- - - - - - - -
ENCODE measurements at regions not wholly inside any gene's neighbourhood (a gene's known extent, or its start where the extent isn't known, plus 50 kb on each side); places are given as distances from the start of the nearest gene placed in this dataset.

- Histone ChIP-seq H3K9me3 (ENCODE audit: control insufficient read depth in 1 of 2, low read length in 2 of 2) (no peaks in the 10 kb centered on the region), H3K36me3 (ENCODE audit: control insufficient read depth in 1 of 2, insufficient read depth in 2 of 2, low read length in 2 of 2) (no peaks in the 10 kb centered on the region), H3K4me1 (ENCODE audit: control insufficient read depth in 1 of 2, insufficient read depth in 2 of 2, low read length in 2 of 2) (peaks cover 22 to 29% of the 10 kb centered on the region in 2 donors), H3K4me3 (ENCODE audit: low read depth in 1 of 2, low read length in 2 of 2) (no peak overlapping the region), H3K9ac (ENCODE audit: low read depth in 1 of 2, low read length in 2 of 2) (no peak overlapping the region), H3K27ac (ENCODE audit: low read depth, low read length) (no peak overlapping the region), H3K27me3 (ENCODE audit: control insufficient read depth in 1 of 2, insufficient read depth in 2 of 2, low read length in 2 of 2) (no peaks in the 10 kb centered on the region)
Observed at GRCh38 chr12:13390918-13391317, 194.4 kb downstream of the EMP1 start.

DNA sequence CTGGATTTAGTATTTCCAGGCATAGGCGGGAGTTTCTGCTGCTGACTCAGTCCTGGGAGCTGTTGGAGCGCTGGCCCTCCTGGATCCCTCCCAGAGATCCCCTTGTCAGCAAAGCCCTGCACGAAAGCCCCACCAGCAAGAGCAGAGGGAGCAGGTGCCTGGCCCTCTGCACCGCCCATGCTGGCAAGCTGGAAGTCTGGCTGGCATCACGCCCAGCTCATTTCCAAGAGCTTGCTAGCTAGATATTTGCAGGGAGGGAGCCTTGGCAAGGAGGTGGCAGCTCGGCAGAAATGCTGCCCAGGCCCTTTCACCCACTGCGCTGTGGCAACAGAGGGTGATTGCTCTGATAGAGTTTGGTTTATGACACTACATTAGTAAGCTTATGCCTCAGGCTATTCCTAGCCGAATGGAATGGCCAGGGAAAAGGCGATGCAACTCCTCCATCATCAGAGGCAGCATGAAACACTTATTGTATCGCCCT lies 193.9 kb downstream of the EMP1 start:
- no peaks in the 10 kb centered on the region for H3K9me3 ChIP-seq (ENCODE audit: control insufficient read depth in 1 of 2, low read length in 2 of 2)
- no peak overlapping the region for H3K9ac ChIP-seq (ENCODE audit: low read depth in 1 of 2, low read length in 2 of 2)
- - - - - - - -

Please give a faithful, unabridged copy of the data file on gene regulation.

ENCODE measurements at regions not wholly inside any gene's neighbourhood (a gene's known extent, or its start where the extent isn't known, plus 50 kb on each side); places are given as distances from the start of the nearest gene placed in this dataset.

- Histone ChIP-seq H3K9me3 (ENCODE audit: control insufficient read depth in 1 of 2, low read length in 2 of 2) (no peaks in the 10 kb centered on the region), H3K36me3 (ENCODE audit: control insufficient read depth in 1 of 2, insufficient read depth in 2 of 2, low read length in 2 of 2) (no peaks in the 10 kb centered on the region), H3K4me1 (ENCODE audit: control insufficient read depth in 1 of 2, insufficient read depth in 2 of 2, low read length in 2 of 2) (peaks cover 22 to 29% of the 10 kb centered on the region in 2 donors), H3K4me3 (ENCODE audit: low read depth in 1 of 2, low read length in 2 of 2) (no peak overlapping the region), H3K9ac (ENCODE audit: low read depth in 1 of 2, low read length in 2 of 2) (no peak overlapping the region), H3K27ac (ENCODE audit: low read depth, low read length) (no peak overlapping the region), H3K27me3 (ENCODE audit: control insufficient read depth in 1 of 2, insufficient read depth in 2 of 2, low read length in 2 of 2) (no peaks in the 10 kb centered on the region)
Observed at GRCh38 chr12:13390918-13391317, 194.4 kb downstream of the EMP1 start.

DNA sequence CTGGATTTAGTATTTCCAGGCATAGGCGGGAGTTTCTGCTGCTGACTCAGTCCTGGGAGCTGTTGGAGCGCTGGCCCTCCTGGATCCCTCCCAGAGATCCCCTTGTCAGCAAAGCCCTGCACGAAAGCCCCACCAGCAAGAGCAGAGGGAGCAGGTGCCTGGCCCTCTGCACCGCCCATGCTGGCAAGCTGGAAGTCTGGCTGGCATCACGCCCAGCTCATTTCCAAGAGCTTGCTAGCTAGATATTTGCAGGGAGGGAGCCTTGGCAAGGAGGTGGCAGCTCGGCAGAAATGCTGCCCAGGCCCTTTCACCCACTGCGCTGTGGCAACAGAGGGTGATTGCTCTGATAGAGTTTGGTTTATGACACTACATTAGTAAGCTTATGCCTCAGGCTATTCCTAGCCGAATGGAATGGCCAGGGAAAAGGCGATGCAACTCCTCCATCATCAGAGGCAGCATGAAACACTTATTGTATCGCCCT lies 193.9 kb downstream of the EMP1 start:
- no peaks in the 10 kb centered on the region for H3K9me3 ChIP-seq (ENCODE audit: control insufficient read depth in 1 of 2, low read length in 2 of 2)
- no peak overlapping the region for H3K9ac ChIP-seq (ENCODE audit: low read depth in 1 of 2, low read length in 2 of 2)